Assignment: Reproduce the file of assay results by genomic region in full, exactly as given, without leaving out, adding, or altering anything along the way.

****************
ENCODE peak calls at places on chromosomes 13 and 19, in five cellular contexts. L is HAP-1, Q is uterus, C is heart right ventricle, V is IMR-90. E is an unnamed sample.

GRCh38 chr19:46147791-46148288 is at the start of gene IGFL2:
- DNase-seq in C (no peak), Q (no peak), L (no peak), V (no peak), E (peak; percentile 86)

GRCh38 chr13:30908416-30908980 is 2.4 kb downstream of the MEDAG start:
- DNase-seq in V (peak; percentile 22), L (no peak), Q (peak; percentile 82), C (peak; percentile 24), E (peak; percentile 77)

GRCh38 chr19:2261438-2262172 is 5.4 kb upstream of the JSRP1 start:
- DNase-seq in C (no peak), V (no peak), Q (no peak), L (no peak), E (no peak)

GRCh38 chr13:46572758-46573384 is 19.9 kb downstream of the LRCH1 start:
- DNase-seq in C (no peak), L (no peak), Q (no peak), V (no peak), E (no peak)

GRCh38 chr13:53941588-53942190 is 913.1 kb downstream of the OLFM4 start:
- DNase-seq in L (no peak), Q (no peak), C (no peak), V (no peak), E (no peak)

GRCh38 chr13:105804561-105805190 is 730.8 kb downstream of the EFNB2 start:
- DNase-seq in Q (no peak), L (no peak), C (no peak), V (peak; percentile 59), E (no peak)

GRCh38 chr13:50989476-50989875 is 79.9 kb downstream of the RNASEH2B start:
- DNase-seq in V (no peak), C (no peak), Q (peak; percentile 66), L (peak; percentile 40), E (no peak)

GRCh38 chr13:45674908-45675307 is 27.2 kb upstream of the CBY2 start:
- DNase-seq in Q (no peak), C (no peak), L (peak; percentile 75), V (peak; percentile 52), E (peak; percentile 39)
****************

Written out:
ENCODE peak calls at places on chromosomes 13 and 19, in five cellular contexts. L is HAP-1, Q is uterus, C is heart right ventricle, V is IMR-90. E is an unnamed sample.

GRCh38 chr19:46147791-46148288 is at the start of gene IGFL2:
- DNase-seq in C (no peak), Q (no peak), L (no peak), V (no peak), E (peak; percentile 86)

GRCh38 chr13:30908416-30908980 is 2.4 kb downstream of the MEDAG start:
- DNase-seq in V (peak; percentile 22), L (no peak), Q (peak; percentile 82), C (peak; percentile 24), E (peak; percentile 77)

GRCh38 chr19:2261438-2262172 is 5.4 kb upstream of the JSRP1 start:
- DNase-seq in C (no peak), V (no peak), Q (no peak), L (no peak), E (no peak)

GRCh38 chr13:46572758-46573384 is 19.9 kb downstream of the LRCH1 start:
- DNase-seq in C (no peak), L (no peak), Q (no peak), V (no peak), E (no peak)

GRCh38 chr13:53941588-53942190 is 913.1 kb downstream of the OLFM4 start:
- DNase-seq in L (no peak), Q (no peak), C (no peak), V (no peak), E (no peak)

GRCh38 chr13:105804561-105805190 is 730.8 kb downstream of the EFNB2 start:
- DNase-seq in Q (no peak), L (no peak), C (no peak), V (peak; percentile 59), E (no peak)

GRCh38 chr13:50989476-50989875 is 79.9 kb downstream of the RNASEH2B start:
- DNase-seq in V (no peak), C (no peak), Q (peak; percentile 66), L (peak; percentile 40), E (no peak)

GRCh38 chr13:45674908-45675307 is 27.2 kb upstream of the CBY2 start:
- DNase-seq in Q (no peak), C (no peak), L (peak; percentile 75), V (peak; percentile 52), E (peak; percentile 39)